resconfig.thumb.png.bb981b33e3965c088ed178c6723b53c9.png

Workaround: select the resolution drop-down box with your mouse, then use the cursor keys on your keyboard to cycle through the options.

Problem 6: DXSETUP fails to run when installing a game

dxsetup.png.03875c877e03e9afb9195d9ba3b68b85.png

Workaround: ignore.  Appears to be harmless.

Problem 7: The W3Dhub launcher pegs a few CPU cores

EDIT: As of Wine 4.3 (March 2019) this problem no-longer appears to occur.  If you are still suffering this problem then please reply to this topic saying so.

I have no idea what's going on here.  Excessive redraw loops if not vsync limited?  Mining for tibercoin?

 cpupeg.thumb.png.915ea9b546dbdd4f8f9b718bd80ddd50.png

This may negatively affect your gameplay if you do not have spare processor cores.

Problem 8: Extremely poor framerate/performance, even in the menus

This is a common symptom seen by people using 64 bit Linux distros that don't come with the necessary libraries for 32 bit graphics acceleration.  Ie you're stuck using software rendering (but you do not told).

On Debian based distros (Debian, Ubuntu, Mint, etc) you need to install several packages:

$ sudo apt-get install libglx-mesa0:i386     (other packages?)

TODO: find the full list of packages that need installing, or a source to link to.  Nag me if you need help here, even if it's years in the future

Problem 9: Expansive Civilian Warfare (ECW) crashes on start with a "please report this error" dialog

Thankyou to the members of the WineHQ community for providing me the fix for this one.

ECW came from an era of scripts/shaders where some directx8->directx9 conversions were being performed using a 'thunk' dll.  This only works if you are running a real copy of d3d8.dll, not wine's built-in copy.

Open up winecfg and add a native override for d3d8.dll:

d3d8_override.thumb.png.e1bd7dc75b920a4b1e846026357de6a3.png

I didn't have to do anything further than this, BUT it may be because I already had a native d3d8.dll installed from something else.  Please comment if you try this fix and it does not work for you, so we can track down a good copy of the dll.

Additionally: this workaround will break some other games.  You will have to turn it off (select '"Builtin (Wine)") for them to work.

W3D & Vanilla Renegade Games

Problem A: Screen is left looking bright (or dark) after a game is closed.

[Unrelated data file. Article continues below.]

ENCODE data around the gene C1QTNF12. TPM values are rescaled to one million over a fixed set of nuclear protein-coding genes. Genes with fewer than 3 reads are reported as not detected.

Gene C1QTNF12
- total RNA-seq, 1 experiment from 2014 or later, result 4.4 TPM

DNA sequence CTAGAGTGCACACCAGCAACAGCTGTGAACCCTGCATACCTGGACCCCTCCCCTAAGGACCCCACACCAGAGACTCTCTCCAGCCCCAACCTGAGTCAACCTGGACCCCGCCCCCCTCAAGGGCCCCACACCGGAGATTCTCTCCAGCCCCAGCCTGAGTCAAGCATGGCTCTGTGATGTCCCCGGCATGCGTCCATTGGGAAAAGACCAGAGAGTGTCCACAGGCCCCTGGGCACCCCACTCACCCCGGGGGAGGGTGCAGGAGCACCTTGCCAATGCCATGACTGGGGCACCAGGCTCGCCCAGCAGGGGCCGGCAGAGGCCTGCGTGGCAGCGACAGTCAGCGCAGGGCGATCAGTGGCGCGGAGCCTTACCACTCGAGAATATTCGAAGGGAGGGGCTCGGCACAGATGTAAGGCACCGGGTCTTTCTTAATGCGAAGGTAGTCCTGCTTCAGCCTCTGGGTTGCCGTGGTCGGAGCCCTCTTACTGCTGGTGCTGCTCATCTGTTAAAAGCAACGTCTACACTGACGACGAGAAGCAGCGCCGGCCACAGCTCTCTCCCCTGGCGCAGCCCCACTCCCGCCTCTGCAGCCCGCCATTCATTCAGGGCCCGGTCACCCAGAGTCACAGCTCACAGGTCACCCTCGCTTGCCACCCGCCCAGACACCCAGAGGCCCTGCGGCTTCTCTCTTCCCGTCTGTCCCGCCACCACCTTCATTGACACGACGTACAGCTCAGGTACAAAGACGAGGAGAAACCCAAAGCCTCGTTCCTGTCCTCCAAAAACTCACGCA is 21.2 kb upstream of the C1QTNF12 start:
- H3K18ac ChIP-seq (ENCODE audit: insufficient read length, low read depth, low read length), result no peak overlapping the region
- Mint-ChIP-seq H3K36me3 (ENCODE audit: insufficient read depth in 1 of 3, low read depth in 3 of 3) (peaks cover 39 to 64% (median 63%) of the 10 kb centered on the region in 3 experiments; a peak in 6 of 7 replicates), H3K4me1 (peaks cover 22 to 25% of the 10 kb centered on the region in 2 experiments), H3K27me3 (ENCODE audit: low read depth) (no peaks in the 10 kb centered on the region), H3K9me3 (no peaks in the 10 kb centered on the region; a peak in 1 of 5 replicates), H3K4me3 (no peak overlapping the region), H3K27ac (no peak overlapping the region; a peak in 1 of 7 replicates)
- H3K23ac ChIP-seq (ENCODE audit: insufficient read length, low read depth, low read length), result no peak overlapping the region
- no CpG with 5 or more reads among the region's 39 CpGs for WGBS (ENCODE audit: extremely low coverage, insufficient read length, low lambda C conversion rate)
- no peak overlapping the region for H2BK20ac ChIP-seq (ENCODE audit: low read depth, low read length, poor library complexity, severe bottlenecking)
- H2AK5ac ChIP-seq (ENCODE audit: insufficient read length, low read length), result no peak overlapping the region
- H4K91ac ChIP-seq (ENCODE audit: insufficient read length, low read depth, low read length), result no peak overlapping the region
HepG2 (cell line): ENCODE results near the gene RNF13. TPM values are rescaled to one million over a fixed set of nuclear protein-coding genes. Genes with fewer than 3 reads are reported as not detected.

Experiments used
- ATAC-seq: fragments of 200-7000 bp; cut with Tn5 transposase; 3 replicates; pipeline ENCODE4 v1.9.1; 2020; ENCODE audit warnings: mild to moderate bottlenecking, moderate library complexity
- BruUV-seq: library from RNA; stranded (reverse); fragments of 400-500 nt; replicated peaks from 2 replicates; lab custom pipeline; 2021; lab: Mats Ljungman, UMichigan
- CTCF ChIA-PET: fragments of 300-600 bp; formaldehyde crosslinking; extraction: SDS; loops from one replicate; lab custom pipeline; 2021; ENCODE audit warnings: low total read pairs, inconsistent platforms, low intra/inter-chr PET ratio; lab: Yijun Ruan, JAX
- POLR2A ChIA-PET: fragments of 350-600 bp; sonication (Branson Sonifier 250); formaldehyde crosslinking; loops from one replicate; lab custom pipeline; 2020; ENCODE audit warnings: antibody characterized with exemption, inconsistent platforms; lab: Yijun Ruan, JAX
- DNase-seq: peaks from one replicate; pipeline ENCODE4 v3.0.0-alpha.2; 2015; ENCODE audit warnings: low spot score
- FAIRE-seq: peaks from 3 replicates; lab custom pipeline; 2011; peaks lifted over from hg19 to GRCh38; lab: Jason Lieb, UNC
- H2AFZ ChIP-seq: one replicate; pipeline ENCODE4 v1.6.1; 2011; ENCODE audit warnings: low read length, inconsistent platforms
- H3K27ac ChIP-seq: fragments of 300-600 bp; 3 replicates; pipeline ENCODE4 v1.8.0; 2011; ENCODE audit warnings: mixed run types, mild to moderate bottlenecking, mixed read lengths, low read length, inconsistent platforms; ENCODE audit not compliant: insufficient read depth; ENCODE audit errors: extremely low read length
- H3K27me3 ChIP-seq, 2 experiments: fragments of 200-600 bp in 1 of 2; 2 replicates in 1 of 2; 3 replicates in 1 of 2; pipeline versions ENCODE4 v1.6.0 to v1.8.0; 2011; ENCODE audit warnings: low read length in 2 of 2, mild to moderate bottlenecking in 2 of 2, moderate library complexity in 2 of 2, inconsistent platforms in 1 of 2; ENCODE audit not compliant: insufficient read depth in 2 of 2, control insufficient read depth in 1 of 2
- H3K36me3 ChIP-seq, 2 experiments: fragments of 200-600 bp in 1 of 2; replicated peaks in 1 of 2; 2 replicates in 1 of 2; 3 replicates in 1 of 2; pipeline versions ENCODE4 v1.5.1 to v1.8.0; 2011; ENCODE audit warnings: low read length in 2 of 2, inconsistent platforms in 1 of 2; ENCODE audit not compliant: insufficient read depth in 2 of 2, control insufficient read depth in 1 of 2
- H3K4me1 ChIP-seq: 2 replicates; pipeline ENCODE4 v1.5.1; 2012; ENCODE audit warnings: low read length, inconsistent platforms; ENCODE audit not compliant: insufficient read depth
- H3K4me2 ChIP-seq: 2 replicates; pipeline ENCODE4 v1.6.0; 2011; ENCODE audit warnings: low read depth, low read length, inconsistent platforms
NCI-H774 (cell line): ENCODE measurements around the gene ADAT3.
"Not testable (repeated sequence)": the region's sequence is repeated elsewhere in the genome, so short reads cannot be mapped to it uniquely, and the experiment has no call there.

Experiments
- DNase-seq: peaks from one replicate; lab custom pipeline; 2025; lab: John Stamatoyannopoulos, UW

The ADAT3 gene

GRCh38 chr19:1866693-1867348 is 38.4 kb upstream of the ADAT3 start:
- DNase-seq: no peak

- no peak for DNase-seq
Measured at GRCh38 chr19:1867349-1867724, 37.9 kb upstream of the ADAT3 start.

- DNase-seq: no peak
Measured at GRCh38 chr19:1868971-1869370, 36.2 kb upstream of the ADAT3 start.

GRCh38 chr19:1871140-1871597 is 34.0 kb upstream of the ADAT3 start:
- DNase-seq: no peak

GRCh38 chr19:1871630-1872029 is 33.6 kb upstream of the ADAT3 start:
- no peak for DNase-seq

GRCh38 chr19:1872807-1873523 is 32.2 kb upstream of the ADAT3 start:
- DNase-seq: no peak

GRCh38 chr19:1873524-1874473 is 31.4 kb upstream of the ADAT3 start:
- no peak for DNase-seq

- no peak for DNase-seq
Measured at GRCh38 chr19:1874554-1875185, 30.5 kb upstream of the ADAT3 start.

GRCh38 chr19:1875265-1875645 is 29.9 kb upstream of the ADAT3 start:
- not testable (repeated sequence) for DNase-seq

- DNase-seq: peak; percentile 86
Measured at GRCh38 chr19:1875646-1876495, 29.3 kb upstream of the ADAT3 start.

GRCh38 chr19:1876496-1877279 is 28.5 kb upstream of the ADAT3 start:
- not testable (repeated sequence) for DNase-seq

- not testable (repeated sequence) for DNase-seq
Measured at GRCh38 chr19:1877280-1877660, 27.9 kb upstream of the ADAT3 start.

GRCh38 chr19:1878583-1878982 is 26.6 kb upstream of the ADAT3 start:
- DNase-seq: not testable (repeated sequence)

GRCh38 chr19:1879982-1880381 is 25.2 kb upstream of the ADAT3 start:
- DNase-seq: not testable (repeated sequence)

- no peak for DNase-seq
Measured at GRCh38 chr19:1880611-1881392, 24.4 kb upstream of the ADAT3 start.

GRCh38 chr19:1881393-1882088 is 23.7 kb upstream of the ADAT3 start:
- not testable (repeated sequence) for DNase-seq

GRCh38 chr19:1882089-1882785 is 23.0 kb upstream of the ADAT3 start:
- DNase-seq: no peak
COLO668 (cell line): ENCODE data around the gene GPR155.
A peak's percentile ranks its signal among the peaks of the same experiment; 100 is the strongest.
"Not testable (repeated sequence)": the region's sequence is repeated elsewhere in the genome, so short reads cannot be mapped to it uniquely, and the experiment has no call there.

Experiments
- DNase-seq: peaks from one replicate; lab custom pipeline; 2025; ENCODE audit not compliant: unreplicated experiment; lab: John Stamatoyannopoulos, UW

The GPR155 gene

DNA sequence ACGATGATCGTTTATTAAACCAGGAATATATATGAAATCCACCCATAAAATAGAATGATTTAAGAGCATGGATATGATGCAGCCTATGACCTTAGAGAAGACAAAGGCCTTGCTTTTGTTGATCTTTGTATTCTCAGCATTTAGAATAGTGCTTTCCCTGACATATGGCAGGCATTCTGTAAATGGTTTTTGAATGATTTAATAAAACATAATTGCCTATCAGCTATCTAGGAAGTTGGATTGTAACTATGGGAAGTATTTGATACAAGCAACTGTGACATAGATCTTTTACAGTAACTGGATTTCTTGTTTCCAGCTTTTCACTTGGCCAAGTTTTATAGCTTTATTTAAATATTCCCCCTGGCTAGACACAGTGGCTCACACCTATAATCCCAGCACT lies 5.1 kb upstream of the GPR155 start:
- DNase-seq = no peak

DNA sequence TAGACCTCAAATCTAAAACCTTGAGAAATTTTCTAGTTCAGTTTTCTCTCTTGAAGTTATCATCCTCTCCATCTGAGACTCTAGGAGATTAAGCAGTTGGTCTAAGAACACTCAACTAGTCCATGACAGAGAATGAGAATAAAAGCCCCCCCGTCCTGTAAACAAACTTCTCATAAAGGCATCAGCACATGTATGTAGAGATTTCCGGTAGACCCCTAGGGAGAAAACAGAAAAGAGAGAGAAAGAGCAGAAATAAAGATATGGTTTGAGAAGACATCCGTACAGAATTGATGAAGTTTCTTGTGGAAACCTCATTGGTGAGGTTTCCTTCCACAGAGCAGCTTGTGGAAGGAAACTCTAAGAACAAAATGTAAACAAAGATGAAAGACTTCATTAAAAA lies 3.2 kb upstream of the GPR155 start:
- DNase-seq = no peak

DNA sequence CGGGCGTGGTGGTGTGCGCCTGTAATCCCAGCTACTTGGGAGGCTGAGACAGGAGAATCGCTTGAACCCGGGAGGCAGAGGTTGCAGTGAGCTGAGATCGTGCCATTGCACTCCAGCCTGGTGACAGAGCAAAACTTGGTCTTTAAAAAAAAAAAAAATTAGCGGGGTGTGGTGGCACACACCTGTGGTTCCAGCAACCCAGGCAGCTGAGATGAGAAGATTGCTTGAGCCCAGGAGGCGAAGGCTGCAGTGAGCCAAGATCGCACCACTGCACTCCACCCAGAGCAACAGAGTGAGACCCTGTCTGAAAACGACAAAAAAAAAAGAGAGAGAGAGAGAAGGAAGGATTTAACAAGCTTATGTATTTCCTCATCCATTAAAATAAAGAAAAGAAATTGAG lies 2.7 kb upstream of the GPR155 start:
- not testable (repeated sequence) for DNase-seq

The W3D engine changes your screen/card gamma settings when the game is launched, but it does not seem to restore them back when you close the game.

Workaround: reset your gamma.  A simple way on the command line:

$ xgamma -gamma 1.0

Alternative workaround: set all of the brightness/contrast/gamma sliders in the in-game settings to 1.0 or 0.0 (as appropriate).  This will make the game use a gamma of 1.0, making things appear darker overall but also ensuring a strange gamma level is not left when you close the game.

Problem B: My mouse movement is limited or my mouse is not captured in-game

I've triggered this problem when using an external utility to take screenshots.  Some form of mouse grab gets stolen from the game.

Workaround: press Esc to enter the pause menu, then esc again to return back to game.  The game will grab the mouse back properly again.

The problem of 'limited mouse movement', where you feel that your mouse has been constrained in a large box, is also known to occur when some specific directinput DLLs are installed.  If you have previously installed these DLLs to fix other games you may need to remove them.

If all else goes wrong: starting from scratch

Eg:

  • Sometimes installers will refuse to cooperate because of the state of your Wine environment.
  • Installing some older versions of dotnet can 'break' dotnet461, stopping the launcher from running
  • Installing dotnet461 or other dlls can (in some circumstance) break other older games or programs.

If you need to start with a 'fresh windows environment', then consider deleting the ".wine" folder in your home directory.

    Warning: this will delete all files in your virtual C:\ drive, including other windows programs and games.

    Note: Filenames and foldernames beginning with a dot are hidden.

Alternatively you can create a single "Wineprefix" just for W3Dhub and W3D games.  Every "Wineprefix" you have is like a separate Windows installation and environment, complete with its own version of the C:\ drive and Windows registry.  Whilst Wineprefixes are a very effective way of segregating different Windows programs/games, they require some more advanced steps to setup and use, so I don't recommend them for beginners.

https://askubuntu.com/questions/956244/what-is-a-wineprefix

https://wiki.winehq.org/FAQ#Wineprefixes

I personally use wine prefixes extensively.  I have had bad experiences with experimental windows programs breaking my registry and ruining modded game installs that have survived for years.  I have also had certain games require dlls that dramatically slow other games down.  

End notes

This is a very Windows/MSVC-centric community so I don't ever expect Linux support to be priority, but it's nice to have it.  Dotnet and all of its extensions are always going to be a PITA to get working on other platforms, that's arguably one of the motivations of dotnet.  We now have projects like Mono and some interest from Microsoft in become cross platform, but things are far from perfect.

Happy to answer questions and hear people's opinions; I don't mind if you have not used Linux before and there's no such thing a silly question.

Last updated 2019-06-01  (current wine release version: 4.0,  wine development version: 4.9,  W3Dhl: 0.10.0.0)

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I suspect we'd have more Linux users if Westwood/EA supported the OS with the C&C franchise. 

Expanding Linux support might be worth considering if there is evidence of a userbase that would play W3D games on Linux.

In the short term thought, I'd argue we're even lacking Windows based users. Certainly a lot of room for improvement at all times in regards to simply speaking of "more players".